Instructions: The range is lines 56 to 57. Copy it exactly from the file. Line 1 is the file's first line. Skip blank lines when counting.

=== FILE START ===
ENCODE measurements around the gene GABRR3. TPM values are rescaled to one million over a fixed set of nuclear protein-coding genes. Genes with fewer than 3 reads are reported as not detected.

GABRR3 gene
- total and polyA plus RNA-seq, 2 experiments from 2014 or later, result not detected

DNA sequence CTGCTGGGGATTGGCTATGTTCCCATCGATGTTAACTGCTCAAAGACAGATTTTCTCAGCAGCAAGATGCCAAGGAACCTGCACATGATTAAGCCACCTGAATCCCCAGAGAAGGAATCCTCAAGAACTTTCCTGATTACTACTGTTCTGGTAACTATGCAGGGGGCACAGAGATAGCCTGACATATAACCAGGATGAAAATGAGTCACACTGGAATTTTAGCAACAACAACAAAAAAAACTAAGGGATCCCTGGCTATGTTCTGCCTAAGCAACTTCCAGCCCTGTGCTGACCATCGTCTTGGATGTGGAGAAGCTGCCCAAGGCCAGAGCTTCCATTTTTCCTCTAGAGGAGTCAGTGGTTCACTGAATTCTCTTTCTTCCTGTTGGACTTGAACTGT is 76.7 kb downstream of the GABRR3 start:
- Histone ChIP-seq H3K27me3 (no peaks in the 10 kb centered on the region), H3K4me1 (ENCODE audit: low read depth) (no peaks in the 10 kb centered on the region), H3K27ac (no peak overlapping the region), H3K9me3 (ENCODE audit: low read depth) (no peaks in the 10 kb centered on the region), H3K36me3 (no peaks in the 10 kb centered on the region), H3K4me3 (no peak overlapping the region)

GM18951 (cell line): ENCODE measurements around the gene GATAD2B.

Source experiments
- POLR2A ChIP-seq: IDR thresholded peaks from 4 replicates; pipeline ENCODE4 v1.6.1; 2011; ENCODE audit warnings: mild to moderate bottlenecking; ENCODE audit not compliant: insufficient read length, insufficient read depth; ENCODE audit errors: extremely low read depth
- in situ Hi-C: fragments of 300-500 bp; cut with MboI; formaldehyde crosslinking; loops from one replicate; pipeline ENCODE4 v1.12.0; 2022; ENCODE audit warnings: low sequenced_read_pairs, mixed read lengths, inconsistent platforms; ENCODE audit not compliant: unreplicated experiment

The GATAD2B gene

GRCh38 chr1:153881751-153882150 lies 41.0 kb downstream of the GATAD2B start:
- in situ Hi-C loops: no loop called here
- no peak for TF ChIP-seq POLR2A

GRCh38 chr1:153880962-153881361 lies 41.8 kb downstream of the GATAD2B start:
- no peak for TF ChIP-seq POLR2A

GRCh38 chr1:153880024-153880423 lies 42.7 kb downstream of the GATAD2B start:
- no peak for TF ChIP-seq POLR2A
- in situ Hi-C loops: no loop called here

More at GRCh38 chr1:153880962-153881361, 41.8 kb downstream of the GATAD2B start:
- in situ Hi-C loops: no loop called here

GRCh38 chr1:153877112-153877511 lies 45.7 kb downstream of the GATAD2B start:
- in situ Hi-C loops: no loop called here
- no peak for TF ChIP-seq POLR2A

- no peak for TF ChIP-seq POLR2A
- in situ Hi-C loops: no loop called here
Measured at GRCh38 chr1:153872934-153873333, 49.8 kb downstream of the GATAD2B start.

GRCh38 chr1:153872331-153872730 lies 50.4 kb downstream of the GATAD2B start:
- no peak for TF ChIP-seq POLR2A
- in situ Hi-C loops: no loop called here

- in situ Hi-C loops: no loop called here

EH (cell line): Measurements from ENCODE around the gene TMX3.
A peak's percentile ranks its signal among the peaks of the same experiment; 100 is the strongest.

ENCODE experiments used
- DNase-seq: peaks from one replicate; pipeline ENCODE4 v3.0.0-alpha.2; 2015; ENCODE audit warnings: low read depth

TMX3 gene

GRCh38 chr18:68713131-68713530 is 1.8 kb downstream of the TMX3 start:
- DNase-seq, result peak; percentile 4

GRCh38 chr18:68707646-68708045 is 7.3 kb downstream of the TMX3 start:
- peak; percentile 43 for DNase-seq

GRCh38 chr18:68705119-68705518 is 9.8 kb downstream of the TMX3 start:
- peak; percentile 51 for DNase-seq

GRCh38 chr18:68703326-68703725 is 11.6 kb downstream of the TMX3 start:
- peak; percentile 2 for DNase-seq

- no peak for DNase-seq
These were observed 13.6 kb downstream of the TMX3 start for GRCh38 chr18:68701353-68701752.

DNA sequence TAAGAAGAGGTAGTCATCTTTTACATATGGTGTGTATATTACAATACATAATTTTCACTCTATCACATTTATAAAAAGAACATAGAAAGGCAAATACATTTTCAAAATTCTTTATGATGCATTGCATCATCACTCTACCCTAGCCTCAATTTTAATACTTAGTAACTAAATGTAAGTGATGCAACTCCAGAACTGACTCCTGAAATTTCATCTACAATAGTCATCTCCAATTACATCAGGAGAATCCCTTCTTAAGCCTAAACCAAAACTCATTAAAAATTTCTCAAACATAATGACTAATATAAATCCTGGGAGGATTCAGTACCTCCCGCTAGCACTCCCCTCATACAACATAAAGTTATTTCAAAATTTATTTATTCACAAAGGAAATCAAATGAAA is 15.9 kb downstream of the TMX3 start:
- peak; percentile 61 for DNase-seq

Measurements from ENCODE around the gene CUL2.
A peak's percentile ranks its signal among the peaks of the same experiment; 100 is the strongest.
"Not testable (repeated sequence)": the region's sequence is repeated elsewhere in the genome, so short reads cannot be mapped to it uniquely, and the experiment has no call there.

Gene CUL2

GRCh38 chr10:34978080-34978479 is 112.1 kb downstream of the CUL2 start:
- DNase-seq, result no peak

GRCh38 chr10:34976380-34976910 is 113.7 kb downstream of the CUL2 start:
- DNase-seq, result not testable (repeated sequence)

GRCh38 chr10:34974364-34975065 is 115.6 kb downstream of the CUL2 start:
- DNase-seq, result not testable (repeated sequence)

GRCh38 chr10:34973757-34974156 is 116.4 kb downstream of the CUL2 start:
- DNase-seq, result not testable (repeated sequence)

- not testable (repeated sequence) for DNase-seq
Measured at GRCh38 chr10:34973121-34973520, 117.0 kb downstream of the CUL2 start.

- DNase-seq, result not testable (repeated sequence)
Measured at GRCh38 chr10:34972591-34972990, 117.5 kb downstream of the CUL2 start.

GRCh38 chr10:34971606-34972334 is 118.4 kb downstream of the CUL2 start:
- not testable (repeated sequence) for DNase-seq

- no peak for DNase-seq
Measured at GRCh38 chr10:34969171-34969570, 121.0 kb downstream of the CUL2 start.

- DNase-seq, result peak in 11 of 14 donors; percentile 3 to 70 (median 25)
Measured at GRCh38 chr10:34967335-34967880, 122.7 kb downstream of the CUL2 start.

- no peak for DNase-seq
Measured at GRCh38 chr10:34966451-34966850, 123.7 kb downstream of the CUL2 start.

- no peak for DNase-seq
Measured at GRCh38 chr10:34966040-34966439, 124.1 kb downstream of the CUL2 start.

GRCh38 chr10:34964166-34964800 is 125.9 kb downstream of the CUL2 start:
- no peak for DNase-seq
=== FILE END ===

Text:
GRCh38 chr10:34974364-34975065 is 115.6 kb downstream of the CUL2 start:
- DNase-seq, result not testable (repeated sequence)